Through my studying, I have gained a greater understanding of the scriptures. My husband learns from my summaries even while he wrestles with our children, and I can speak in terms my toddler understands. Our family has received many blessings from this answer to a prayer.Ronda Hinrichsen, Perry, Utah

Teaching Teens

After years as a teacher, I have formulated some ways to work with adolescents in Church teaching situations.

The most important thing I have learned is the need for seeking the Spirit as I teach. Even though most of our teenagers are familiar with the basics of the gospel, they still need help understanding how the Restoration applies to them. The warmth of the Spirit can provide that help. I have learned that if I am in tune with the Spirit, I help set the mood of the classroom.

My preparation, my use of eye contact, and my respect for class members are all important ways of establishing an atmosphere of gospel learning. When I am well prepared, the Spirit is present and can have a calming or motivating influence on the class members. I also know how much young people want to be noticed, so I make it a point to look them in the eyes. And I show respect for them by using their names when I address them.

Also, I’ve discovered that if I explain the objectives of the lesson and sincerely tell the class of the lesson’s importance, the students will be more likely to listen. When they know there is a reason for what I am teaching them, they pay attention and respond with thought.

I’ve also found several things that help me maintain the mood I have established. Making eye contact with those who begin to disturb the class is a way to curb a problem before it happens. I also like to move around the room as I teach so I can be close to those who may be more energetic—because youth generally behave more appropriately when their teacher is in close proximity. Even placing a hand on a lively class member’s shoulder can help keep an atmosphere of learning. When young people are treated with respect and trust, they will usually respond in the same spirit.

Another great truth I’ve learned is to keep the class busy reading, discussing, or acting out a situation. It’s important to use variety to keep the learning atmosphere exciting.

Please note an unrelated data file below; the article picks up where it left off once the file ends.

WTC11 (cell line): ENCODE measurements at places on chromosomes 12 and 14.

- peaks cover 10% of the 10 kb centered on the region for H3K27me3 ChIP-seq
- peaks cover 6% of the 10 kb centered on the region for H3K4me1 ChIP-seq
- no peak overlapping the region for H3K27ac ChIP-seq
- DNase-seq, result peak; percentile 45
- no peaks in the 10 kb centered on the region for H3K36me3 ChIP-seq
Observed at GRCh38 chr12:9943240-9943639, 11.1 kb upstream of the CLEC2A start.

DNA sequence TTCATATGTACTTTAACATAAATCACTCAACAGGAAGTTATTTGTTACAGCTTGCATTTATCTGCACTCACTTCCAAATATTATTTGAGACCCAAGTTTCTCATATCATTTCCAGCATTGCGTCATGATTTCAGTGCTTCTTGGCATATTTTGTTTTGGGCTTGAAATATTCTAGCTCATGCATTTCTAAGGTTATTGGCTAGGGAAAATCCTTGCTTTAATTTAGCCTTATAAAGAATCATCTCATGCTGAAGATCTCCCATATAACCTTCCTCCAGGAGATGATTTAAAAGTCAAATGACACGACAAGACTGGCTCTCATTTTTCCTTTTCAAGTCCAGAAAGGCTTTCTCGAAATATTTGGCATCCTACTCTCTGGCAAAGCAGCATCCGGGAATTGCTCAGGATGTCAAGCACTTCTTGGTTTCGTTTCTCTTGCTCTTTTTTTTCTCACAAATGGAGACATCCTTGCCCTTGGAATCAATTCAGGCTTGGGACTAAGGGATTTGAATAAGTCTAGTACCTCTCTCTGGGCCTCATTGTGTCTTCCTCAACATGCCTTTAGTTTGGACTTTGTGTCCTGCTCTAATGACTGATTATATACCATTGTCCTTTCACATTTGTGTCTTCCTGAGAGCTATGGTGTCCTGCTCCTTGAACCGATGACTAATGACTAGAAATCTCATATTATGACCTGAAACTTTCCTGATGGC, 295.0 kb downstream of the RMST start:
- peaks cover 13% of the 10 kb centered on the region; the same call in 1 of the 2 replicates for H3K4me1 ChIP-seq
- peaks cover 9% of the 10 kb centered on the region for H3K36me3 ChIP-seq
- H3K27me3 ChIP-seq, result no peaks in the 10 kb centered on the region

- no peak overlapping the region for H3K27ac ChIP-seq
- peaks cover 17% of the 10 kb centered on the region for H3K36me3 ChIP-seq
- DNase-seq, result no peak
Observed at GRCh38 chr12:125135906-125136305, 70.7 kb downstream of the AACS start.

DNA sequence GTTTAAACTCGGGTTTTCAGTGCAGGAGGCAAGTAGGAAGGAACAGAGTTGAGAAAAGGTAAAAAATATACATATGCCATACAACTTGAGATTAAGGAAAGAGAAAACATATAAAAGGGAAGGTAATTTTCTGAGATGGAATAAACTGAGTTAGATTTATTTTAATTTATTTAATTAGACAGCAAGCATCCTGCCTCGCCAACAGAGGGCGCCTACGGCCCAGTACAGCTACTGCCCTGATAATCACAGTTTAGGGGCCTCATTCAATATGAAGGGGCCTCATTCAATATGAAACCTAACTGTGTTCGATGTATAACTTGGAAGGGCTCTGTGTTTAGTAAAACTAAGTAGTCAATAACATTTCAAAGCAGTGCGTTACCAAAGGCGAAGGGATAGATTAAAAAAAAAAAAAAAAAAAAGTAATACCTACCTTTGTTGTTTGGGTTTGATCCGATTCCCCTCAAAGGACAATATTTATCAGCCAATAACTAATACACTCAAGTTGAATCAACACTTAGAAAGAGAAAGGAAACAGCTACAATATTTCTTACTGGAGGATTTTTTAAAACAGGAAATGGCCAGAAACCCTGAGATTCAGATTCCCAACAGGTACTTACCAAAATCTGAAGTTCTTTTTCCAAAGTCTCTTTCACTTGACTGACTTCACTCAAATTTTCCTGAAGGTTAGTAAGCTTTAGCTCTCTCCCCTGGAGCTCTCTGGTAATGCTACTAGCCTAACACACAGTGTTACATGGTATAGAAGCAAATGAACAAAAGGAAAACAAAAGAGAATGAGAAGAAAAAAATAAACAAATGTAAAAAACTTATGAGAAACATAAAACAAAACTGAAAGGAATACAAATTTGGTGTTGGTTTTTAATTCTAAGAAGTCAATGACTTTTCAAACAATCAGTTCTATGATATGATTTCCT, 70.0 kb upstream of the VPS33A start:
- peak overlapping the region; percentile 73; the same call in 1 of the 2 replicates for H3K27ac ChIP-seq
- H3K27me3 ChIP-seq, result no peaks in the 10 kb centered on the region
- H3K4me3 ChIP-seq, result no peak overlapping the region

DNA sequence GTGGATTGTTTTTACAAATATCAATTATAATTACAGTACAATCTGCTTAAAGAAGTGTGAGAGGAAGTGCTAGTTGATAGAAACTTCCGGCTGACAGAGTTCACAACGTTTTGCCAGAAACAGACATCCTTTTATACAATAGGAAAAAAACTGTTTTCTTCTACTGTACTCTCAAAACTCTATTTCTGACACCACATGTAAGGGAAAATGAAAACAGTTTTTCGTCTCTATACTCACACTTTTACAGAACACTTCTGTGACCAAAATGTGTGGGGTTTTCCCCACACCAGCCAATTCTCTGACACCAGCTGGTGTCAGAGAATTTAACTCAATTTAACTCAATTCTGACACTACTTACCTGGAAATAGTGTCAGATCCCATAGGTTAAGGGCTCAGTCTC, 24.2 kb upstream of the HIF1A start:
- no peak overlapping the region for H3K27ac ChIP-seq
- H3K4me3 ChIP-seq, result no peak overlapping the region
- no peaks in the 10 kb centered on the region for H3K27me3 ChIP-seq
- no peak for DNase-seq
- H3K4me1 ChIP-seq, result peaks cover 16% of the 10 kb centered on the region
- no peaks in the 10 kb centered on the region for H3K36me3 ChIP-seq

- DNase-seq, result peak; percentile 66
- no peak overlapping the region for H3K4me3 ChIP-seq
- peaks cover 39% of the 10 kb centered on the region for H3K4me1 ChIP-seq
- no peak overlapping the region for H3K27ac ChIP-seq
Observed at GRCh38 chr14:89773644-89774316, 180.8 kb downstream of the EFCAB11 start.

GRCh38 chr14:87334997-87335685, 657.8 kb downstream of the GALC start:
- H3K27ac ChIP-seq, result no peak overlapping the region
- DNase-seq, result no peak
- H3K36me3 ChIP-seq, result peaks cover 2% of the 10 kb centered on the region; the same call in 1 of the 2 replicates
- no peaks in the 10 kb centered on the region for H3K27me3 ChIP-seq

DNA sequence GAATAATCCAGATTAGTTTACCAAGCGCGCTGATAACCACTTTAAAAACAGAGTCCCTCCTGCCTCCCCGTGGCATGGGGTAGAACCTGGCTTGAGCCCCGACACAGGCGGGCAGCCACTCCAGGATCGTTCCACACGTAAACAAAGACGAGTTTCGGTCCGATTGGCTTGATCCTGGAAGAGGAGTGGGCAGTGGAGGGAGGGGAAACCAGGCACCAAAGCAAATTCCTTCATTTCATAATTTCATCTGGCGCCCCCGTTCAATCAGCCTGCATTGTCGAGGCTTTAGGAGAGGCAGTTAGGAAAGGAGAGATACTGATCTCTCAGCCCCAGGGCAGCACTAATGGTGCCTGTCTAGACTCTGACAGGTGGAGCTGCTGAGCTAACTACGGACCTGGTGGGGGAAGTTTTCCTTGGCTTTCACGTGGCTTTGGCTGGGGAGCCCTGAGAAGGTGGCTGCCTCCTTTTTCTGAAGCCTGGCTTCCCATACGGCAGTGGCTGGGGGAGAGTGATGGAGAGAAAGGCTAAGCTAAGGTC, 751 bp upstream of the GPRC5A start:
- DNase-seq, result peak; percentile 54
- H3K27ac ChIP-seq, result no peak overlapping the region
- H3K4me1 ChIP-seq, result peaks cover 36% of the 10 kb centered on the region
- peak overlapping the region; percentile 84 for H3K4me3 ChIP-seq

After each lesson, I evaluate myself and put a number from one to ten next to the lesson topic. I identify areas for improvement as well as noting ideas that worked well. Because teaching takes time and thought, I’ve found that by building on past experiences, I continue to learn to create an atmosphere of interest in and excitement about gospel topics.Debra Lacy, East Wenatchee, Washington

At Home in a New Ward

Several years ago my husband received a job promotion, and we moved from our home, family, and loving ward in California to Washington state. During the first few weeks in our new home I was often lonely and depressed. To compound the problem, we were living in a rural area, and I was temporarily without a car. I felt isolated.

One day a letter came from my former Relief Society president, Elaine Fisher. With great sensitivity she wrote that she, too, had been the new sister in several wards over the years and had always found the transition to be difficult. She had noticed that some sisters seemed to assimilate easily into a new ward. She shared some pointers with me:

  1. 1.

    Don’t wait for people sitting next to you to introduce themselves; introduce yourself first!

  2. 2.

    Tell ward members that you’re happy to be in the area and look forward to getting to know them better. A positive attitude draws people to you.

  3. 3.

    Let people gradually become aware of your talents, but don’t overwhelm them; others can feel intimidated by a multitalented person.

  4. 4.

    If you’re a person with strong opinions, soften your statements by prefacing them with “It seems to me …” and “I seem to find . …” This way people won’t shy away or get ruffled.

  5. 5.

    If the neighbors don’t say hello, bake some goodies and deliver them to your neighbors, introducing yourself and your family.

  6. 6.

    Look for someone who needs you.

  7. 7.

    Ask the Relief Society president for a visiting teaching route.

  8. 8.

    Ask the Relief Society president for the names of a few sisters who share your interests—for example, quilting, sewing, or reading. Then call them and introduce yourself.

  9. 9.

    Take advantage of this lull in your life and do some of those things you’ve never had time to do before.

  10. 10.

    Don’t forget that you are a daughter of God and have a lot to offer.

By following these suggestions, I soon became comfortable in my new ward. I will always appreciate Elaine’s thoughtfulness in helping to ease my transition.Patricia Nilssen, Maple Valley, Washington

[photos] Photography by Matthew Reier

[illustrations] Illustrated by Dave McDonald

[photo] Photography by Matthew Reier; photo electronically composed by Neil Brown